When it comes to selling physical products, the benefits are often clear to those who need them. For example, most customers would not shop for furniture at a hardware store. The products are clearly distinct. But when it comes to services or online offerings, the line is often a bit blurrier. For example, if you’re reading this article because you are looking for a great Customer Relationship Management (CRM) tool, you may be in the wrong place. But the problem that a good CRM solves – knowing your customer – is very much at the core of what we are discussing here. So then the question is, can you still provide some value to a prospect that may not necessarily know about or want what you’re selling?
Absolutely. Again, you just need to know your customer (READ – SEO 101: Targeting Customers with Keywords)
It Starts and Ends with Knowledge
Some people may think that the ‘ideal’ customer means the one that is easy to obtain. The ideal customer. The one who knows exactly what they want. The one who knows that you are the best provider of it. The one that signs up without any questions or additional requests. The ideal customer is few and far between. In reality, you need to know what their primary problem is. The ideal customer doesn’t neatly fit into an entire industry. The ideal customer is an individual, with specific needs. That individual needs to feel that you’re taking the time to understand their needs, and then feel that you’ve got a compelling solution.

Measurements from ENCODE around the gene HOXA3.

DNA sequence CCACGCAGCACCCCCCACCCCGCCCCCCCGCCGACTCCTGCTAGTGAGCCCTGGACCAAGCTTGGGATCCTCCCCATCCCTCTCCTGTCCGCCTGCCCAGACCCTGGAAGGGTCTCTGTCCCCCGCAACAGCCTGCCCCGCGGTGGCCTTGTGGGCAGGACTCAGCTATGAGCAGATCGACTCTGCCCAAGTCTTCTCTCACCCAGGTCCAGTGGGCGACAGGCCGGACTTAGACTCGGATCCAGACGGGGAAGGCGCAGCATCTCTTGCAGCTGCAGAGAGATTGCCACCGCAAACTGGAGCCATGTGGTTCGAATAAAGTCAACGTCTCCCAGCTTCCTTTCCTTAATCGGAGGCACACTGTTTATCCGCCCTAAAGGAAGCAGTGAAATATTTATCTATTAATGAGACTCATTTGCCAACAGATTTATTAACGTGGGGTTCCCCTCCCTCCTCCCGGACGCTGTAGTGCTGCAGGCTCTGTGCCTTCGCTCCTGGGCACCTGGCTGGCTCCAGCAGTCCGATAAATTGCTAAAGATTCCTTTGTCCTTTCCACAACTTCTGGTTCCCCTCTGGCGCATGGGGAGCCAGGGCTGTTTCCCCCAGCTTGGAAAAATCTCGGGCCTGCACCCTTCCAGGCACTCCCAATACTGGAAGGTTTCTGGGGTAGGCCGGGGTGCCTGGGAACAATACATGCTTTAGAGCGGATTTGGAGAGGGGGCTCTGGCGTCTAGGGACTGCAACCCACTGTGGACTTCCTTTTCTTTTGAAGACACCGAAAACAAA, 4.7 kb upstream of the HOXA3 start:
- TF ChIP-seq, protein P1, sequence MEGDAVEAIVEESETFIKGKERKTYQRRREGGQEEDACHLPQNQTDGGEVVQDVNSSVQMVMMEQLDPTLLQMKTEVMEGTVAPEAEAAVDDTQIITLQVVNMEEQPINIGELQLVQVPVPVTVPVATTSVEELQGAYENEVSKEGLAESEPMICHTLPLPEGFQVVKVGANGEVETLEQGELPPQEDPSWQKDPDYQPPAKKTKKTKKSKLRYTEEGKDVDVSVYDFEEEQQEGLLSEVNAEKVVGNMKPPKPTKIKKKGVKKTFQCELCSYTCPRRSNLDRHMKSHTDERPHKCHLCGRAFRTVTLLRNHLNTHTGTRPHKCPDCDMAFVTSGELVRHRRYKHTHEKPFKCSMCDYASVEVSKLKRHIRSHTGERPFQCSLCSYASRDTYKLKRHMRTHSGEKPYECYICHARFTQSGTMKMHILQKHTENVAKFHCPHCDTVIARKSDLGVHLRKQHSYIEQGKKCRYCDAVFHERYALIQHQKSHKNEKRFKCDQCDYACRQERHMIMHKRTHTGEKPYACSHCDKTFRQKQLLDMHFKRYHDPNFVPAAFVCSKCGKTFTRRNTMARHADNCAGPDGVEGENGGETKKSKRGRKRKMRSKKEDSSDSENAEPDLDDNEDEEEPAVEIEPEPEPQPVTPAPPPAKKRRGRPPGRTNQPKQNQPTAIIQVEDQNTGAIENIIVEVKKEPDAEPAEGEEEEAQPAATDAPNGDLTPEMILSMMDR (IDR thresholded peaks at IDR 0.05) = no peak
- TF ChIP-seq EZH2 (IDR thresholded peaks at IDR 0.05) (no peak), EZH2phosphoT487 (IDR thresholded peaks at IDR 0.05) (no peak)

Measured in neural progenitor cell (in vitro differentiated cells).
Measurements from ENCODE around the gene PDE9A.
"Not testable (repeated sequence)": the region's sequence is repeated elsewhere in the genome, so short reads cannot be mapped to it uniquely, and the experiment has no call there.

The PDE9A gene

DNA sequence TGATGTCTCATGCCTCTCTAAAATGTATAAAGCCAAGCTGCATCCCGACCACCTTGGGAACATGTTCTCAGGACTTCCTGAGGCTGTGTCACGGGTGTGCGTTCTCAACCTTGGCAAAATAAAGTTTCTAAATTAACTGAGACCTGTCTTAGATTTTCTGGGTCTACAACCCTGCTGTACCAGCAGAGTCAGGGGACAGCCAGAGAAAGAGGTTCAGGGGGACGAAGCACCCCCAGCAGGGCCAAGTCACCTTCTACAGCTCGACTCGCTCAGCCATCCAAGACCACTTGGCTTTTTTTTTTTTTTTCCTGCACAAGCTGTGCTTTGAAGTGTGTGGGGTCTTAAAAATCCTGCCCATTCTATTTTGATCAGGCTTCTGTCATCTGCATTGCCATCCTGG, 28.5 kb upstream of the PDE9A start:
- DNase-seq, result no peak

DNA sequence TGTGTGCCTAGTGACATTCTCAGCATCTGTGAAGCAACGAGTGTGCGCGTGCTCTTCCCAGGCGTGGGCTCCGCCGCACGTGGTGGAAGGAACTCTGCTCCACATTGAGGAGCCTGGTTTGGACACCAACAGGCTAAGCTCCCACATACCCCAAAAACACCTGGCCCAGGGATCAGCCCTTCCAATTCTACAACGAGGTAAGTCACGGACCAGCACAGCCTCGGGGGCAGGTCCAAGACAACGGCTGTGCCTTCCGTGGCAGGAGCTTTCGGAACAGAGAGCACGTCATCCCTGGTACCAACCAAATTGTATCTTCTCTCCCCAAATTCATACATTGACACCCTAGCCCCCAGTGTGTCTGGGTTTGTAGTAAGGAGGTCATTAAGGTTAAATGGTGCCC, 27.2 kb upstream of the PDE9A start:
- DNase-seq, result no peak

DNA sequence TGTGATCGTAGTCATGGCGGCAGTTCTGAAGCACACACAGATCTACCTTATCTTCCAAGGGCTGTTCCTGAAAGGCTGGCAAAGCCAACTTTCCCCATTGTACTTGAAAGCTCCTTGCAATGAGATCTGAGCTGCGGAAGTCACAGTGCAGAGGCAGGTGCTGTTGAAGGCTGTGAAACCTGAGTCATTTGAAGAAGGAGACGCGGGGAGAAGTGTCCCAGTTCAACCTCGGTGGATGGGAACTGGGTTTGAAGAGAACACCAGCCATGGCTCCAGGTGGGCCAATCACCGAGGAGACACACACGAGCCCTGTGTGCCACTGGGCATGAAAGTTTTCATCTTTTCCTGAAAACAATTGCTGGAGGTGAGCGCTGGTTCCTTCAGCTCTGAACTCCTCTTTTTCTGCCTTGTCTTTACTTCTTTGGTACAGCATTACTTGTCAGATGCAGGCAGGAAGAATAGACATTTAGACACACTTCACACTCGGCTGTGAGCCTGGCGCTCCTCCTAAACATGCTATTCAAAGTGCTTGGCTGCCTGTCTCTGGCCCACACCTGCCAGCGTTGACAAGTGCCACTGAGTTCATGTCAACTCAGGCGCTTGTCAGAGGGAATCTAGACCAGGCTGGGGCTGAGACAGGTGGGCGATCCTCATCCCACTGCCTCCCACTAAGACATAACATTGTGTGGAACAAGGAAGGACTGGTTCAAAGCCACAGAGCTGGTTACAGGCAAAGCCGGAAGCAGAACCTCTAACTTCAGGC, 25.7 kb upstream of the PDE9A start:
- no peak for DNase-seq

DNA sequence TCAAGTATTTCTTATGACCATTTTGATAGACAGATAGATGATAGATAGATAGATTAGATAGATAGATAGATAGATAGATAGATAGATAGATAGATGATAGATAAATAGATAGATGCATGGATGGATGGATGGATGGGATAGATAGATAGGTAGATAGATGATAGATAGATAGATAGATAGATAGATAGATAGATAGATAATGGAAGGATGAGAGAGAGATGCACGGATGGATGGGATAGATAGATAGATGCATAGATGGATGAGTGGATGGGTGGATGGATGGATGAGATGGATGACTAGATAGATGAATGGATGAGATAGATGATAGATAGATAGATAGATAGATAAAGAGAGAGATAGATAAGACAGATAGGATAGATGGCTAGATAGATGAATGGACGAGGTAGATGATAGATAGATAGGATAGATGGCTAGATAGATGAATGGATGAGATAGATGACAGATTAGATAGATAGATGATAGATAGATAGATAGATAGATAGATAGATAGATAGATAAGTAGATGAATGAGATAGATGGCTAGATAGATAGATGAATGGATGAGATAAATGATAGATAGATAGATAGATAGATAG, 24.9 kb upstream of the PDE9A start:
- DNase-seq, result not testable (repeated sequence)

You need to know what challenges they face. You need to know the types of resources that they have at their disposal and what kind of time investment they’re willing to put in to solving them. You also need to understand what other solutions they may be looking at to solve their problem. You need to know everything that you can about them. Then, you need to know how you can help them.
So we know that the ideal customer is rare. We also know that there are many other potential customers that, while they may not exactly fit into the ‘ideal’ bucket, could still benefit from what you’re selling. If you’ve done your vetting and gotten to know them on an individual basis, you can then explain to them how your specific solution is right for them. To do this, you need to know your offer inside and out as well.